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This film has yet another gem of a song but in a lighter vein: Zindagi hai kya sun meri jaan, pyaar bhara dil meethi zabaan. The song has a word ‘ice-cream’ and Salil da as well as Rafi were not very sure of its jazbiyat (proper assimilation) in the song. But Majrooh stuck to retaining ‘ice-cream’ and it was finally sung by Rafi with some degree of apprehension. Even after so many years, you love to listen to this song. Watch it on YouTube. You’ll get to see nubile Tabassum in the frame with her ‘tabassum‘ (smile).
Though Majrooh always preferred to pen solo numbers, a torrent of lovely duets ensued from his formidable quill. Recall, Thahariye hosh mein aa loon toh chale jaiyega (Muhabbat Isko Kahte Hain, Khyyam, 1965) or Ek tera saath humko do jahaan se pyara hai (Film: Vaapas, 1969) or Tere mere milan ki ye raina (Abhimaan, 1973) and many more.
In an interview to Film Division’s Jayanti Rasgotra in 1997, when asked to rate his three best songs, Majrooh listed them: Kahin bekhayal hokar yoon hi chhoo liya kisi ne (Teen Deviyaan, S D Burman, 1965), Raat kali ek khwaab mein aayee aur gale ka haar hui (Buddha mil gaya, 1971, R D Burman) and that immortal Rahein na rahein hum mahka karenge…(Mamta, Roshan, 1966, Lata Mangeshkar), but not necessarily in that order. The cognoscenti of old music will agree with him. Majrooh’s kahin bekhyaal is viewed as Hindi cinema’s first standard ghazal in the sense that he followed the meters of ghazalgoi in toto while penning this pure ghazal based on rare prosody (art of versification) of ghazal writing.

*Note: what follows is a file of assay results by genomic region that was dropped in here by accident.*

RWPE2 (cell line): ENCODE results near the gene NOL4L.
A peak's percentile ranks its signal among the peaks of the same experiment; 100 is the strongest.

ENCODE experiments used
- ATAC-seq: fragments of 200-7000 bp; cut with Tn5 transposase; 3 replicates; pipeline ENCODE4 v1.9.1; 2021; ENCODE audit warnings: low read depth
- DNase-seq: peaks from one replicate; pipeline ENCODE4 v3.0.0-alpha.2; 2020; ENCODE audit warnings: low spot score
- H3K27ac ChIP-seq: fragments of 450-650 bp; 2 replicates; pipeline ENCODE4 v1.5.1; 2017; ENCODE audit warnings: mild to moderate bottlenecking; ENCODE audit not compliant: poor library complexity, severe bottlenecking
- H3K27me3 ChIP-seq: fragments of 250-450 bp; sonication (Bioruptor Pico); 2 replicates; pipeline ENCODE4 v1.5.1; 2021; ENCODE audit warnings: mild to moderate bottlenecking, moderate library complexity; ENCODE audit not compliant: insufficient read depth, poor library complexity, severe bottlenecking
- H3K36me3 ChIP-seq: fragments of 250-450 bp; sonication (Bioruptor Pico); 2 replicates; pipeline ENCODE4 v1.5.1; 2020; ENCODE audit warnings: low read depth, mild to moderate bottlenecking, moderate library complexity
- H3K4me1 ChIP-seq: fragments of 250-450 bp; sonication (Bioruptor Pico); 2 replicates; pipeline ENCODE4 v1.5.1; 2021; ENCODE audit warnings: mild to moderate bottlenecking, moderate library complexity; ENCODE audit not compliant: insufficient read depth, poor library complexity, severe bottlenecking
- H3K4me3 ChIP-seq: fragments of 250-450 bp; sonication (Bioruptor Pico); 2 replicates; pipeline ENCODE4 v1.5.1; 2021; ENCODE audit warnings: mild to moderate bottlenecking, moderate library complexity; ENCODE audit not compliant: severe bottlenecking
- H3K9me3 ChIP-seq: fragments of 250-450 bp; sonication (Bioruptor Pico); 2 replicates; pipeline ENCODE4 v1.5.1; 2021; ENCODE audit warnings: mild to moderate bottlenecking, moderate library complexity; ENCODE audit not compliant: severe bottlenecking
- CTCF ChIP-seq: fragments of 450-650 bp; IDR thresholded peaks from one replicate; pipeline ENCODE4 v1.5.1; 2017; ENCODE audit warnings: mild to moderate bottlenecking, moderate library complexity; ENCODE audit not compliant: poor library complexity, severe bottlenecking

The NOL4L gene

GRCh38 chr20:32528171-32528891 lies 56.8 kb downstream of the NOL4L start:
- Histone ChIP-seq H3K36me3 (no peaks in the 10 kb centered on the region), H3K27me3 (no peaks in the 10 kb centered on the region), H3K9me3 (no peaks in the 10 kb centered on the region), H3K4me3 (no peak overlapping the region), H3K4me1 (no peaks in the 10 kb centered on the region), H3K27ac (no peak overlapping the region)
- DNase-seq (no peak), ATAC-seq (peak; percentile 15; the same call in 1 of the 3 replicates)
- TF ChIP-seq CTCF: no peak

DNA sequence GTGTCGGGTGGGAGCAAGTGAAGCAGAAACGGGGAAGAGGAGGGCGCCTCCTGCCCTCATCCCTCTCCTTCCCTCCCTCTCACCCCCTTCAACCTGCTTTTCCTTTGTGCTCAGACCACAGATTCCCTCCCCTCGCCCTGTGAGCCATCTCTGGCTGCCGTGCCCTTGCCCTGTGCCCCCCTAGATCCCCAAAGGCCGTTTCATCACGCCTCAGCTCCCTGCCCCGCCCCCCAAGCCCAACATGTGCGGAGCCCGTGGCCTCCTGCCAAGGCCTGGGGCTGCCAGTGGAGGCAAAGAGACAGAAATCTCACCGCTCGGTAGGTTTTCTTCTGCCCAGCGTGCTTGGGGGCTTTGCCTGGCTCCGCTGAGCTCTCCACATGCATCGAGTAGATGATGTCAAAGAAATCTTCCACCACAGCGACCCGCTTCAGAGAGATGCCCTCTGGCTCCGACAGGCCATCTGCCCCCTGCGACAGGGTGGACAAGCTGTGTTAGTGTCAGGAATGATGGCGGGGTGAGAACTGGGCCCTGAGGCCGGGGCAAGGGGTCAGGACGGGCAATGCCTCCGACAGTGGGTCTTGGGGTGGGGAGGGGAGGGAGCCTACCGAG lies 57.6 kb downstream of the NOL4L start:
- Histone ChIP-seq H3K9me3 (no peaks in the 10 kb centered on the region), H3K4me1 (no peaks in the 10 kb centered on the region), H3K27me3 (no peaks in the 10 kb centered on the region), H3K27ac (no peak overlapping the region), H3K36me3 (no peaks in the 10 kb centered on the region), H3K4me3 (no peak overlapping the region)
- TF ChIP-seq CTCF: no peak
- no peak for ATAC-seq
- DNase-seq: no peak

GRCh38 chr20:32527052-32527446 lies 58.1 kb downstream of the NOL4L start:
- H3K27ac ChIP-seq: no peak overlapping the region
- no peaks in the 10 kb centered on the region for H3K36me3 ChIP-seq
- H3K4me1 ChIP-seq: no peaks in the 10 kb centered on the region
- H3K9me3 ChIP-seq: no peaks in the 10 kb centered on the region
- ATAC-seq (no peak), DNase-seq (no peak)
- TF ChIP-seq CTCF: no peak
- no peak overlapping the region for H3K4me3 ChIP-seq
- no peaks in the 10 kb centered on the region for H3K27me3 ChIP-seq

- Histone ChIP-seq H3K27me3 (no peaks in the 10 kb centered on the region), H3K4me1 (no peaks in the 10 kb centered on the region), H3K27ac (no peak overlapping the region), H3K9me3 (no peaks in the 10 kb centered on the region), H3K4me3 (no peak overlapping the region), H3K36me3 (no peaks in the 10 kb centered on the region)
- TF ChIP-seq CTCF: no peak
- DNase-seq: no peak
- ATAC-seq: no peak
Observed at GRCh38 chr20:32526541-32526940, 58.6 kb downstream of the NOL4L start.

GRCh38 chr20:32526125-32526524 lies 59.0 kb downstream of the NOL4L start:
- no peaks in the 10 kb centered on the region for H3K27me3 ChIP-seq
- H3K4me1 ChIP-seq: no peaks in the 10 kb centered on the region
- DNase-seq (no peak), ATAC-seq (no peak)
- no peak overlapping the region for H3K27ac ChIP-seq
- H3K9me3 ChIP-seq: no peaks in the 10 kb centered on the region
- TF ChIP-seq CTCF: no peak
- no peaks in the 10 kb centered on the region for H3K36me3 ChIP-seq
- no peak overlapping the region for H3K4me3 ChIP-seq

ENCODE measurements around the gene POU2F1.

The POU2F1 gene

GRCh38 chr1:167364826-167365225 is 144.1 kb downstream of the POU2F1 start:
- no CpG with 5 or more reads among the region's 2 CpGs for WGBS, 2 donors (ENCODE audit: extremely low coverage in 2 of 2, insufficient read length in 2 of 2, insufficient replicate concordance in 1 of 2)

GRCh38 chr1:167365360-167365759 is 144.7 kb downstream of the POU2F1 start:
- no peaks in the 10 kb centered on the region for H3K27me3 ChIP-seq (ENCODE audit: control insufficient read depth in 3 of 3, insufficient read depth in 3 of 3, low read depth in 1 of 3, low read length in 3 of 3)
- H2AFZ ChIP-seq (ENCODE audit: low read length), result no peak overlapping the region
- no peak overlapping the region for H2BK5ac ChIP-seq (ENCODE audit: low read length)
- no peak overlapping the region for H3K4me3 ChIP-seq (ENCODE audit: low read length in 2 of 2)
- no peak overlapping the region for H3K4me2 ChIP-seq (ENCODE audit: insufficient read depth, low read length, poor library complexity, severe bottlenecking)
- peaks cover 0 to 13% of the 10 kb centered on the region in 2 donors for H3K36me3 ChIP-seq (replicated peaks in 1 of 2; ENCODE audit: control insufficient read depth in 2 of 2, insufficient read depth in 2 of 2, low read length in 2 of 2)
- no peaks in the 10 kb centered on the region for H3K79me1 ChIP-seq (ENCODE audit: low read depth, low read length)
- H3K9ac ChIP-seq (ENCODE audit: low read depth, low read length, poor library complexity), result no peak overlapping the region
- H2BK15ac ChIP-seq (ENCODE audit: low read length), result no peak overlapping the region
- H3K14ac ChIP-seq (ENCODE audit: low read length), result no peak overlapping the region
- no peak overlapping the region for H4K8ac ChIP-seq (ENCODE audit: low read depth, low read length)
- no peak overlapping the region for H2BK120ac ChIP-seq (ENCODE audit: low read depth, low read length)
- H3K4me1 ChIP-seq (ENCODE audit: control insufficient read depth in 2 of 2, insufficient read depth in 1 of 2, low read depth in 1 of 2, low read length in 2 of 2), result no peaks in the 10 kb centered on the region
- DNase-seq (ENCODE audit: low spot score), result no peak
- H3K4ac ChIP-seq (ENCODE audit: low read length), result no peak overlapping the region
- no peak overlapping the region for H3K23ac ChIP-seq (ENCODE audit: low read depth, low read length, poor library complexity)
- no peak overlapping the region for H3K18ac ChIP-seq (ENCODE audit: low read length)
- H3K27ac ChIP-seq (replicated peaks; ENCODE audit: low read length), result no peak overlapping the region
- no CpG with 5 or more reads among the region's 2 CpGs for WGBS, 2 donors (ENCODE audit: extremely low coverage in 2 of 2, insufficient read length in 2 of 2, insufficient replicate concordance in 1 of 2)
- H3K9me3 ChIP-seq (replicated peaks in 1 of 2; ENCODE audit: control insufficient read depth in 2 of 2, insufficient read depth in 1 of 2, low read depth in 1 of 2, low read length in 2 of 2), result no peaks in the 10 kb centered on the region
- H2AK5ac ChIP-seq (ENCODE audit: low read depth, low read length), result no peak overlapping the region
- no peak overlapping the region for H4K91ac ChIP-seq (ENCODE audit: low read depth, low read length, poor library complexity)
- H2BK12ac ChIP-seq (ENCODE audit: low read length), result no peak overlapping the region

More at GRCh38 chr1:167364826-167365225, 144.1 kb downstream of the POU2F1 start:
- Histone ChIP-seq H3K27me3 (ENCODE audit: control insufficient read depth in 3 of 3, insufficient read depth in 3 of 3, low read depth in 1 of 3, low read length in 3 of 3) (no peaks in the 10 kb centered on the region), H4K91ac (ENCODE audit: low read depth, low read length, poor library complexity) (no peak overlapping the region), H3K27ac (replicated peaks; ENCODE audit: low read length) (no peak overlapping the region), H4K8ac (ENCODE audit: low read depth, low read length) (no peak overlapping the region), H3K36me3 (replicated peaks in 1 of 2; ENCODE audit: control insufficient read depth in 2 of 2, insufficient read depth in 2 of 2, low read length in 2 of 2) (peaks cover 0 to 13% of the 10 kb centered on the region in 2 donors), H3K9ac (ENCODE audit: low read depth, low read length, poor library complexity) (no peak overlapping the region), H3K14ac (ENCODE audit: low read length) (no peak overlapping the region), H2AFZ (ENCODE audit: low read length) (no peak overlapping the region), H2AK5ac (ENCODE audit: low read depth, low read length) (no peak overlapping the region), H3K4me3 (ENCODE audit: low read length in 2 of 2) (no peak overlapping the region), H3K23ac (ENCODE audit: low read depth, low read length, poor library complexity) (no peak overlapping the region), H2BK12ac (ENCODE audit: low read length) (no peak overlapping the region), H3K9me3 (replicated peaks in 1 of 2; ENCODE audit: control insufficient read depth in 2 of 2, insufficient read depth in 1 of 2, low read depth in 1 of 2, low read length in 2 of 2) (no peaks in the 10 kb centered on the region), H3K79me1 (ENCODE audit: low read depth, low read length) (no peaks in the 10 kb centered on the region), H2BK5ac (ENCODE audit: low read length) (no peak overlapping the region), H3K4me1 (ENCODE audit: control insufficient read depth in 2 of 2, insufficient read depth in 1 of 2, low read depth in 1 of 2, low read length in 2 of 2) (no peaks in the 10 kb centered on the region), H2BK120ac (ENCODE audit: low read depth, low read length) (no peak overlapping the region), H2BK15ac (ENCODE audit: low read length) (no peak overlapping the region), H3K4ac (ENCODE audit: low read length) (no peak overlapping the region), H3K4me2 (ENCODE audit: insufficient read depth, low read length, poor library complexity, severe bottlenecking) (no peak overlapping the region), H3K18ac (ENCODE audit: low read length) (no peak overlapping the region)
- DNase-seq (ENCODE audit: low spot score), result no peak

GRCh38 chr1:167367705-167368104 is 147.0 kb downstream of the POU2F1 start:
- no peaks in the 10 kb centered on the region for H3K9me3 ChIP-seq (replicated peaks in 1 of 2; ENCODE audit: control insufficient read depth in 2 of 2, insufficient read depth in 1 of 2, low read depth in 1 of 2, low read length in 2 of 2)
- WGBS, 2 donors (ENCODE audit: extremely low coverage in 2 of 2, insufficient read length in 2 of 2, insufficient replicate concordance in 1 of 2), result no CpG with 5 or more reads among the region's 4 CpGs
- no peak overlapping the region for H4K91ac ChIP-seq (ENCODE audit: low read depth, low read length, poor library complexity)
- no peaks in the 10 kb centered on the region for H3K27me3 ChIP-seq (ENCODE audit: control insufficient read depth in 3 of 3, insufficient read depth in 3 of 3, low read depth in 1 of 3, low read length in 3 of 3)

There is also this hugely popular Raat kali ek khwaab mein aayee (Buddha Mil Gaya, R D Burman, Kishore, 1971). Film critic Devyani Chaubal wrote in a film magazine that in the early seventies, every young woman in India wanted her boyfriend to sing this song for her. Filmed on super-cool and uber-suave Delhi-boy Navin Nischal, the song is still a hit with women as well as men.
And will you ever want to forget: Rahein na rahein hum…. Mamta, 1966). The grace and elegance of Suchitra Sen, the magic of Lata’s voice and penmanship of Majrooh made it an immortal number. Do you know, Rafi-Suman Kalyanpur also sang this number and it’s in the movie as well. But this version is hardly played.
Apart from these songs, his pianissimo number, ‘Jaag dil-e-deewana rut jaagi…'(Oonche Log, Chitragupt Srivastav, 1965) still gives goosebumps. It’s based on Mozart’s ‘ Early Day-break.’
Or Teri aankhon ke siva duniya mein based on raag Jhinjhoti or Aayee baharon ki shaam, kya jaane…‘ (Vaapas, Laxmikant-Pyarelal) and Jaane waalo, zara mud ke dekho mujhe (Film: Dosti, directed by Satyen Bose, 1964) will remain etched in the collective memory. And how can one skip that amazingly euphonic song: Mujhe dard-e-dil ka pata na tha, mujhe aap kisliye mil gaye.
Though he penned the songs for Hum kisi se kam nahin (1976), QSQT (1989) and a number of forgettable or unforgettable flicks till he breathed his last, he admitted that he lost interest in writing for films after 1975. “Main bas likhta hoon, qalam ka khumaar ja chuka hai (‘I just scribble, the mojo of my pen has vanished’),” he lamented. The man who penned Tukde hain mere dil ke (Mere Sanam, 1965) had to even write Aaj main oopar, aasmaan neeche. Majrooh Sahab, rest assured, you’ll not be remembered for the songs that you penned after 1975. We remember you for the gems that you wrote before that.
Sumit Paul is an advanced research scholar of Semitic languages, civilisations and religions.